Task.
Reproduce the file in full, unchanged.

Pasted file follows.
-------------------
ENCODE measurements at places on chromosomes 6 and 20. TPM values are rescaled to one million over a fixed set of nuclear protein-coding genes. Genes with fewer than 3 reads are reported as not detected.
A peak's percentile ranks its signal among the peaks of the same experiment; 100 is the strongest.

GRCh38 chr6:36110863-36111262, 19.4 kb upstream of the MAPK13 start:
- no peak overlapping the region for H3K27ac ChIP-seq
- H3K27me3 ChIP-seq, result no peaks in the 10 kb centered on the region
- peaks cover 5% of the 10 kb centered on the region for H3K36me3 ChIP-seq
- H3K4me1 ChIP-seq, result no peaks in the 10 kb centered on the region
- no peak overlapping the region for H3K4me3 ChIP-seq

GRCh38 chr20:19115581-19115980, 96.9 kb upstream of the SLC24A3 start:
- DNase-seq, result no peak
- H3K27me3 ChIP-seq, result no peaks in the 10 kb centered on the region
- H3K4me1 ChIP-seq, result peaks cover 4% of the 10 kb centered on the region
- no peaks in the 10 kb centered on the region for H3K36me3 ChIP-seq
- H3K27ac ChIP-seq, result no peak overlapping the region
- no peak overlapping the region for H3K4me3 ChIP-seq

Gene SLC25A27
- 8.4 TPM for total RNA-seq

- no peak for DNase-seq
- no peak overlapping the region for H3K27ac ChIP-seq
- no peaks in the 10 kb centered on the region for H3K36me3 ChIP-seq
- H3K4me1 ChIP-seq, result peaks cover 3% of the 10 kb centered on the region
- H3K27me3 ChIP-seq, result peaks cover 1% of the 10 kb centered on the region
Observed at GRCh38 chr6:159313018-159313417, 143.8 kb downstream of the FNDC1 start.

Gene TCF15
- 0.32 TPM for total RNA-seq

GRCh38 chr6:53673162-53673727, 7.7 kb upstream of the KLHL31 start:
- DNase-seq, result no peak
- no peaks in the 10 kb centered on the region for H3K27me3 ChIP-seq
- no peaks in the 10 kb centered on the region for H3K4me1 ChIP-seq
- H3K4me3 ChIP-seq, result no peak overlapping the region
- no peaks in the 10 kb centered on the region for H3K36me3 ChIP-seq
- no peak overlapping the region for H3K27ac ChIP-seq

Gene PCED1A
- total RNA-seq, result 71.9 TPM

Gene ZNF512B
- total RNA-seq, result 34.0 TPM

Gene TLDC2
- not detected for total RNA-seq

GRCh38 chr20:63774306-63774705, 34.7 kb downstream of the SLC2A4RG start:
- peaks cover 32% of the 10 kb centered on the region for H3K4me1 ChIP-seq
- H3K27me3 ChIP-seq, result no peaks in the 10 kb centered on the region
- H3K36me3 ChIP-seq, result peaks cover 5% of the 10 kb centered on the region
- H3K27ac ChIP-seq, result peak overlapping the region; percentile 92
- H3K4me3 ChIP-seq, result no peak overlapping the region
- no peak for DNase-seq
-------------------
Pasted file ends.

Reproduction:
ENCODE measurements at places on chromosomes 6 and 20. TPM values are rescaled to one million over a fixed set of nuclear protein-coding genes. Genes with fewer than 3 reads are reported as not detected.
A peak's percentile ranks its signal among the peaks of the same experiment; 100 is the strongest.

GRCh38 chr6:36110863-36111262, 19.4 kb upstream of the MAPK13 start:
- no peak overlapping the region for H3K27ac ChIP-seq
- H3K27me3 ChIP-seq, result no peaks in the 10 kb centered on the region
- peaks cover 5% of the 10 kb centered on the region for H3K36me3 ChIP-seq
- H3K4me1 ChIP-seq, result no peaks in the 10 kb centered on the region
- no peak overlapping the region for H3K4me3 ChIP-seq

GRCh38 chr20:19115581-19115980, 96.9 kb upstream of the SLC24A3 start:
- DNase-seq, result no peak
- H3K27me3 ChIP-seq, result no peaks in the 10 kb centered on the region
- H3K4me1 ChIP-seq, result peaks cover 4% of the 10 kb centered on the region
- no peaks in the 10 kb centered on the region for H3K36me3 ChIP-seq
- H3K27ac ChIP-seq, result no peak overlapping the region
- no peak overlapping the region for H3K4me3 ChIP-seq

Gene SLC25A27
- 8.4 TPM for total RNA-seq

- no peak for DNase-seq
- no peak overlapping the region for H3K27ac ChIP-seq
- no peaks in the 10 kb centered on the region for H3K36me3 ChIP-seq
- H3K4me1 ChIP-seq, result peaks cover 3% of the 10 kb centered on the region
- H3K27me3 ChIP-seq, result peaks cover 1% of the 10 kb centered on the region
Observed at GRCh38 chr6:159313018-159313417, 143.8 kb downstream of the FNDC1 start.

Gene TCF15
- 0.32 TPM for total RNA-seq

GRCh38 chr6:53673162-53673727, 7.7 kb upstream of the KLHL31 start:
- DNase-seq, result no peak
- no peaks in the 10 kb centered on the region for H3K27me3 ChIP-seq
- no peaks in the 10 kb centered on the region for H3K4me1 ChIP-seq
- H3K4me3 ChIP-seq, result no peak overlapping the region
- no peaks in the 10 kb centered on the region for H3K36me3 ChIP-seq
- no peak overlapping the region for H3K27ac ChIP-seq

Gene PCED1A
- total RNA-seq, result 71.9 TPM

Gene ZNF512B
- total RNA-seq, result 34.0 TPM

Gene TLDC2
- not detected for total RNA-seq

GRCh38 chr20:63774306-63774705, 34.7 kb downstream of the SLC2A4RG start:
- peaks cover 32% of the 10 kb centered on the region for H3K4me1 ChIP-seq
- H3K27me3 ChIP-seq, result no peaks in the 10 kb centered on the region
- H3K36me3 ChIP-seq, result peaks cover 5% of the 10 kb centered on the region
- H3K27ac ChIP-seq, result peak overlapping the region; percentile 92
- H3K4me3 ChIP-seq, result no peak overlapping the region
- no peak for DNase-seq